U.S. Bombing a Criminal Act?

This is a partial transcript from The O'Reilly Factor, October 16, 2001.

BILL O'REILLY, HOST:  In the Unresolved Problems segment tonight, the city of Berkeley, just down the road from where we are right now in Oakland, is one of the most liberal places in the United States.  Later this evening, the Berkeley City Council will vote on a resolution that asks the federal government to stop bombing Afghanistan and treat the terror attack as a criminal case, not an act of war. 

Joining us now from Berkeley is city council member Donna Spring, who is sponsoring the resolution. 

Now, Ms. Spring, if the terrorists have declared a holy war, a jihad against the United States, which they have on videotape, and if they attacked us with the sole purpose of killing U.S. civilians, which they did, why would that not be an act of war, in your mind?

DONA SPRING, BERKELEY CITY COUNCIL MEMBER:  Well, first of all, I want to say how deeply sorry we are here in Berkeley for the victims of the September 11th bombings. We grieved those people, and we are just questioning whether we should perpetuate the cycles of violence. 

Is the correct way to deal with terrorists, to go bombing up countries, or should we try to use the rule of law on an international basis and bring the criminals to justice?

O'REILLY:  All right. Well, how would you do that, Ms. Spring?  First of all, you didn't answer my question about an act of war.  I mean, they declared war on us and they attacked our civilians with the sole intent of killing them. That's an act of war in any definition, but you don't want it to be. So I mean, do you have an explanation for that?

SPRING:  Well, there's no country that's declared war on us. 

O'REILLY:  Well, wait a minute, it doesn't make any difference. There is a band of people, al Qaeda all right? who have declared war on us and they live in Afghanistan right now. So you connect the dots there, you know what I mean?

SPRING:  Well, they live in Afghanistan. They live throughout the Middle East. They live in Saudi Arabia. They live in Egypt. They live in many different countries. 

O'REILLY:  Yeah, so what?  We've declared war on terrorists, which is, I think, the right thing to do. I don't know what your objection is to that.

SPRING:  I have no problem going after terrorists. I think, though, that we should use the role of excuse me, use the rule of law.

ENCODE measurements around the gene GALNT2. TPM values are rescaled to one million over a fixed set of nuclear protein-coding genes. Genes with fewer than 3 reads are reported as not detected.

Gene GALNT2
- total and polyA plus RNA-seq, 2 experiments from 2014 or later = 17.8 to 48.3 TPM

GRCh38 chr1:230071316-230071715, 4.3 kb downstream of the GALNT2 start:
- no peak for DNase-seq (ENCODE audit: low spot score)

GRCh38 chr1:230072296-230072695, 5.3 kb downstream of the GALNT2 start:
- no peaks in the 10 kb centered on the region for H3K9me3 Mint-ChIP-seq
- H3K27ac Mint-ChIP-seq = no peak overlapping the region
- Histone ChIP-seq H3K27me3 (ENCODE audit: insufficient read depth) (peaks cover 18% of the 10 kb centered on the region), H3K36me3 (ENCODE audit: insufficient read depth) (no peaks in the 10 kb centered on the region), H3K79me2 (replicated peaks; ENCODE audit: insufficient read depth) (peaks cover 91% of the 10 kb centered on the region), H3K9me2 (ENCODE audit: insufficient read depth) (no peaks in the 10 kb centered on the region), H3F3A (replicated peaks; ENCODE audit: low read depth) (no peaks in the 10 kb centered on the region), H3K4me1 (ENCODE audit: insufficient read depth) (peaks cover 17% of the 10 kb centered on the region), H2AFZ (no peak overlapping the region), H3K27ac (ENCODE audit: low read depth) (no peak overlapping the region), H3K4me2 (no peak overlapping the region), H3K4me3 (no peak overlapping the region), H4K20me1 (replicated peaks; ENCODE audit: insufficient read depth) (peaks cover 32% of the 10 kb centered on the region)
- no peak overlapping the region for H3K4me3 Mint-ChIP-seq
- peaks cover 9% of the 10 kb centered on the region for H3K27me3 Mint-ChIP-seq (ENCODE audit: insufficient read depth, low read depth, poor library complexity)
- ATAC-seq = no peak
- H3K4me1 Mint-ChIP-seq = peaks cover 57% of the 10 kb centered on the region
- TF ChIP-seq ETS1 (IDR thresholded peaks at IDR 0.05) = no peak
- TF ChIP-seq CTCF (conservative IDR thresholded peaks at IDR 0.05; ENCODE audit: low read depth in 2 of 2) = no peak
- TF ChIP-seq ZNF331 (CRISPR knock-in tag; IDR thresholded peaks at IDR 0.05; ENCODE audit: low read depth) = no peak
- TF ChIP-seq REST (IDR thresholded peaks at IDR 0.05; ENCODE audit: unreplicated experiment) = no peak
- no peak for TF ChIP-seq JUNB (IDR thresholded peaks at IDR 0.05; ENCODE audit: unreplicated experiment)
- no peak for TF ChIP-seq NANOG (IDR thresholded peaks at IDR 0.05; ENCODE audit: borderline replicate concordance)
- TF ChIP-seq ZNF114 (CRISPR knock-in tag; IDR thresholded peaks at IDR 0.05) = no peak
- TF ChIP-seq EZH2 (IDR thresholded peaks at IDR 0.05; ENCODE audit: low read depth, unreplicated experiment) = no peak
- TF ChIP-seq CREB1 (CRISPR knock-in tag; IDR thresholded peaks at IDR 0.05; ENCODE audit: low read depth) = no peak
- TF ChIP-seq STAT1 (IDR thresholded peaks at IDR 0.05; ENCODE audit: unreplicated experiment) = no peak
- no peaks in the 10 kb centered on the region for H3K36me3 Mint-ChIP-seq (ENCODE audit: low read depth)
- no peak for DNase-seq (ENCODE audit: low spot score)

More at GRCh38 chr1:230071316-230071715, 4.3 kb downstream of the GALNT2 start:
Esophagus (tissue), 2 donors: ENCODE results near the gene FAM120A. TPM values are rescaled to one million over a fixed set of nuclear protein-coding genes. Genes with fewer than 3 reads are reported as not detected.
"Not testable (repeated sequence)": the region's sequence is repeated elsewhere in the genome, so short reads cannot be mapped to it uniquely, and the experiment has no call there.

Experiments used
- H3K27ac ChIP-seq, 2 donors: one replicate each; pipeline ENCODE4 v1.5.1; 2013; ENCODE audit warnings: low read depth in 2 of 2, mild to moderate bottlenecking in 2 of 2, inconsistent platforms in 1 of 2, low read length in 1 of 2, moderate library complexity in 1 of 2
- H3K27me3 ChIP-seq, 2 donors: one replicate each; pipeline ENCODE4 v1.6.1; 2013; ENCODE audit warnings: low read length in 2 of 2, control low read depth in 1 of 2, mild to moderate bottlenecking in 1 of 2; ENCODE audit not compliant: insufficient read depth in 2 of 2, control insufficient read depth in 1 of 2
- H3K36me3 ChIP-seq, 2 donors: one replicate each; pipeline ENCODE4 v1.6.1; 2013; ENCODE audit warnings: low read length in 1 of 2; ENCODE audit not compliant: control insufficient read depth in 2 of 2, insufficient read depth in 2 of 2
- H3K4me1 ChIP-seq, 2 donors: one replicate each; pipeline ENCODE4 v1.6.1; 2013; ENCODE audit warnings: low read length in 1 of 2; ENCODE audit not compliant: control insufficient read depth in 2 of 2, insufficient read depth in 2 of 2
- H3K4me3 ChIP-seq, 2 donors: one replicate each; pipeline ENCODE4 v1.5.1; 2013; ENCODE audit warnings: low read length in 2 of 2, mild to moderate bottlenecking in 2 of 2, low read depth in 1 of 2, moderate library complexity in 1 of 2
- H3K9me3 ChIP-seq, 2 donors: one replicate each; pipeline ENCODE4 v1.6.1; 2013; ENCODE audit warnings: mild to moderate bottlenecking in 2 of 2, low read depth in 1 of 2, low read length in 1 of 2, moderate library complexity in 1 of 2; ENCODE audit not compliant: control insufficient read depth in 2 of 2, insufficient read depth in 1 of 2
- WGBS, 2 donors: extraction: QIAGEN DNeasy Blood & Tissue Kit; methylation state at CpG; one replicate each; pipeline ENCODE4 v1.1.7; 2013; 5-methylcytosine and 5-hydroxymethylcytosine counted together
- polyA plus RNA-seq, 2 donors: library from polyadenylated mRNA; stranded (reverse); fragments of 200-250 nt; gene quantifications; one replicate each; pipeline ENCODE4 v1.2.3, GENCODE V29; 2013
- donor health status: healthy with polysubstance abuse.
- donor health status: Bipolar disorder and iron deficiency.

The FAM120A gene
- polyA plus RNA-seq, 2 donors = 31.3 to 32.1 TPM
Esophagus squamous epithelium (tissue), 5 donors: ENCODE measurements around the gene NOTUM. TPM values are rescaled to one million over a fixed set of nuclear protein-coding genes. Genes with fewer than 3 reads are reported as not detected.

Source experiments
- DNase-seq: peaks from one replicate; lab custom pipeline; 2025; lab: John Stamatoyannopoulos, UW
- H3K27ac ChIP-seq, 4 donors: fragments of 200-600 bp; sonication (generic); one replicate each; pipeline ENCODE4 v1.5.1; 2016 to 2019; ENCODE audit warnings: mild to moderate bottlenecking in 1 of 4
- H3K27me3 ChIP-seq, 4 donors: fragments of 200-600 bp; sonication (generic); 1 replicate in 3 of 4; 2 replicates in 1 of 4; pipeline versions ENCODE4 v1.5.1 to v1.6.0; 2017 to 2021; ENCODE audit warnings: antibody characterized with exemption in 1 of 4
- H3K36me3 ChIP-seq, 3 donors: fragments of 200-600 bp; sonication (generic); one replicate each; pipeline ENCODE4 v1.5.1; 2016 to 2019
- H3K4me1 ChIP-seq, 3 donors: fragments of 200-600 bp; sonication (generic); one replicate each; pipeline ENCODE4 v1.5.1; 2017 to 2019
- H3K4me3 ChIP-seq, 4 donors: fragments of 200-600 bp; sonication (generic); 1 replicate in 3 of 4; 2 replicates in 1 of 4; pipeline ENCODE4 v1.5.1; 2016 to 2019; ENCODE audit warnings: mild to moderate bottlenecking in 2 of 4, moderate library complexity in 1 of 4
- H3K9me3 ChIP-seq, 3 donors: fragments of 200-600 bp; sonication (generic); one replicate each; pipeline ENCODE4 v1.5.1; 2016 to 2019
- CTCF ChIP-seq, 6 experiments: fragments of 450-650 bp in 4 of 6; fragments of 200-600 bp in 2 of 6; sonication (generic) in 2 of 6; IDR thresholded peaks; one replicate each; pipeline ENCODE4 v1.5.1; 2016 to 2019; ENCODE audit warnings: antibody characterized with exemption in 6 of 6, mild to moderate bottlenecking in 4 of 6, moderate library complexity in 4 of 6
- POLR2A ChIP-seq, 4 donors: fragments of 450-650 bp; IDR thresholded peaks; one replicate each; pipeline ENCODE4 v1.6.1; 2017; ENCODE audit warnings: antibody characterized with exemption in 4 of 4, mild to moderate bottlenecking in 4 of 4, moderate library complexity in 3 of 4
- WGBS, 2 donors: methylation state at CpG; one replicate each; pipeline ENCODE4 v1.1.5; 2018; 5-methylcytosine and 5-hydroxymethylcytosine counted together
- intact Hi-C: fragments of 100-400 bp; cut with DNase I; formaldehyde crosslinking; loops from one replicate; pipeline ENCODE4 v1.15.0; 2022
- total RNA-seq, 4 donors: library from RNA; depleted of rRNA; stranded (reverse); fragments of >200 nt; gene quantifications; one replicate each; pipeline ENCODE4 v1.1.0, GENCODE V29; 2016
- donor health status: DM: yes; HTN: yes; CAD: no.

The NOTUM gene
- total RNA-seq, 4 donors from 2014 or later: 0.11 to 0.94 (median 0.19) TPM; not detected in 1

O'REILLY:  What law?  There is no law in Afghanistan. We don't have the right to send our police force into Afghanistan. You know that. 

SPRING:  Well, we should continue working, building alliances in the Middle East...

O'REILLY:  So for what purpose?  If we don't have the right to send in Interpol or anyone else to that country, what purpose does that have? We already have our alliances. 

SPRING:  Well, there can be an international police force that would go in and apprehend the terrorists. 

O'REILLY:  Well, what's the difference between an international police force and the armed forces?  What's the problem?  They're both going in to apprehend?

SPRING:  Well, it becomes more of an international action. We work by rules and laws.  The U.N.  has a charter, the World Court have constitutions and charters that we can do this in a legal fashion. 

O'REILLY:  But we're doing it in a legal fashion now.  We've declared war on terrorists who have attacked us. 

See, the mandate of the federal government and I think you know this in Berkeley is to protect the people of the United States.  It's not saying with the permission of the United Nations or coalition of governments. It's to protect the people of the United States. 

Isn't it insulting to the victims who have died here and their families for you to say, we don't have the right to declare war on these terrorists?  Isn't that insulting to them?

SPRING:  Well, I don't want to be insulting, because, as I said, we grieved for them, too.  But is the answer more violence, dropping bombs of destruction from the sky, going in Rambo-like, or is it trying to use the rule of law and work with coalitions to bring...

O'REILLY:  With all due respect, Ms. Spring, this is a bunch of   this is a bunch of nonsense. We have vicious people who at this very moment are sending anthrax to innocent people, and you want to have a big meeting and you want to use, quote, "rule of law," whatever that means, to people who have no law, to a government that harbors them and will not let your international police force in, and if they tried to get in would be decimated.  Now, come on. Use your head. This is ridiculous.  We have to, we have to seek this evil out and destroy it. Do we not?

SPRING:  Well, remember what happened in Iraq: 10 years ago, we started bombing Iraq.  We're still bombing Iraq today. We never did bomb Saddam Hussein, but as a result of our actions, hundreds of thousands of people have died, and 5,000, mainly children, die every month because they're not able to get food or medicine due to the embargo.

O'REILLY:  Well, I believe that's due to Saddam Hussein invaded another country and threatened the world with his invasion. 

SPRING:  Yes, but we continue the bombing, we continue the embargo.

O'REILLY:  All right. 

SPRING:  How are the people who live in the Middle East going to ever view the United States positively if we...

O'REILLY:  Well, if they continue to attack us, congresswoman, they're not going to be able to view us positively, and that's the bottom line. 

We appreciate your time very much.

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